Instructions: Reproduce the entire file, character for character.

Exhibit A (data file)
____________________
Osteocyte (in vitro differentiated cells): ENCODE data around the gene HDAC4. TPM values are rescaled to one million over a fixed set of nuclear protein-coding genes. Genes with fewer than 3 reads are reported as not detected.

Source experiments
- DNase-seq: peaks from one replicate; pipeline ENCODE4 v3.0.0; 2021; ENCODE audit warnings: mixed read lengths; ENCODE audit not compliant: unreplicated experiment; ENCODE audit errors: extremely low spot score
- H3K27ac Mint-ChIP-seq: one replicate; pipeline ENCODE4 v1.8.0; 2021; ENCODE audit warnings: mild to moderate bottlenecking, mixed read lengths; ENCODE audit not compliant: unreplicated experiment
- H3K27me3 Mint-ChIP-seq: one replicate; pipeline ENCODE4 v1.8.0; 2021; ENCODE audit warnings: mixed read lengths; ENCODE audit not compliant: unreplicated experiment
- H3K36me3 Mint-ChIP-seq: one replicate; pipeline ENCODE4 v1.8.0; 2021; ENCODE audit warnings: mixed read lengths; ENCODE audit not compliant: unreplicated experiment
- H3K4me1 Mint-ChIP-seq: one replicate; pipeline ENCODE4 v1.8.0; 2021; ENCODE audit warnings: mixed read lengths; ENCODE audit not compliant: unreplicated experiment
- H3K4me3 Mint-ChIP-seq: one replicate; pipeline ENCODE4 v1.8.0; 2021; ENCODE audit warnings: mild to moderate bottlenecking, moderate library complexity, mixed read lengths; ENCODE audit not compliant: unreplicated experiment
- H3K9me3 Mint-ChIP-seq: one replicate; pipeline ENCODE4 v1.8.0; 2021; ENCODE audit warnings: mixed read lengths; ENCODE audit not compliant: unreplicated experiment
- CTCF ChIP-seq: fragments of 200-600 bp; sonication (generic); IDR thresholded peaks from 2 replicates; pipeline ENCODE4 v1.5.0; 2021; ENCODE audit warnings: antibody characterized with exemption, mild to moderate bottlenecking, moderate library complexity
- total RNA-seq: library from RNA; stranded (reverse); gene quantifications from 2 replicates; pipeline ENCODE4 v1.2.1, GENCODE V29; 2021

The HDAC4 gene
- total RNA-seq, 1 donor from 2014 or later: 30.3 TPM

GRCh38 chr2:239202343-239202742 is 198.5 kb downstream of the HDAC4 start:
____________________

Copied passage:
Osteocyte (in vitro differentiated cells): ENCODE data around the gene HDAC4. TPM values are rescaled to one million over a fixed set of nuclear protein-coding genes. Genes with fewer than 3 reads are reported as not detected.

Source experiments
- DNase-seq: peaks from one replicate; pipeline ENCODE4 v3.0.0; 2021; ENCODE audit warnings: mixed read lengths; ENCODE audit not compliant: unreplicated experiment; ENCODE audit errors: extremely low spot score
- H3K27ac Mint-ChIP-seq: one replicate; pipeline ENCODE4 v1.8.0; 2021; ENCODE audit warnings: mild to moderate bottlenecking, mixed read lengths; ENCODE audit not compliant: unreplicated experiment
- H3K27me3 Mint-ChIP-seq: one replicate; pipeline ENCODE4 v1.8.0; 2021; ENCODE audit warnings: mixed read lengths; ENCODE audit not compliant: unreplicated experiment
- H3K36me3 Mint-ChIP-seq: one replicate; pipeline ENCODE4 v1.8.0; 2021; ENCODE audit warnings: mixed read lengths; ENCODE audit not compliant: unreplicated experiment
- H3K4me1 Mint-ChIP-seq: one replicate; pipeline ENCODE4 v1.8.0; 2021; ENCODE audit warnings: mixed read lengths; ENCODE audit not compliant: unreplicated experiment
- H3K4me3 Mint-ChIP-seq: one replicate; pipeline ENCODE4 v1.8.0; 2021; ENCODE audit warnings: mild to moderate bottlenecking, moderate library complexity, mixed read lengths; ENCODE audit not compliant: unreplicated experiment
- H3K9me3 Mint-ChIP-seq: one replicate; pipeline ENCODE4 v1.8.0; 2021; ENCODE audit warnings: mixed read lengths; ENCODE audit not compliant: unreplicated experiment
- CTCF ChIP-seq: fragments of 200-600 bp; sonication (generic); IDR thresholded peaks from 2 replicates; pipeline ENCODE4 v1.5.0; 2021; ENCODE audit warnings: antibody characterized with exemption, mild to moderate bottlenecking, moderate library complexity
- total RNA-seq: library from RNA; stranded (reverse); gene quantifications from 2 replicates; pipeline ENCODE4 v1.2.1, GENCODE V29; 2021

The HDAC4 gene
- total RNA-seq, 1 donor from 2014 or later: 30.3 TPM

GRCh38 chr2:239202343-239202742 is 198.5 kb downstream of the HDAC4 start: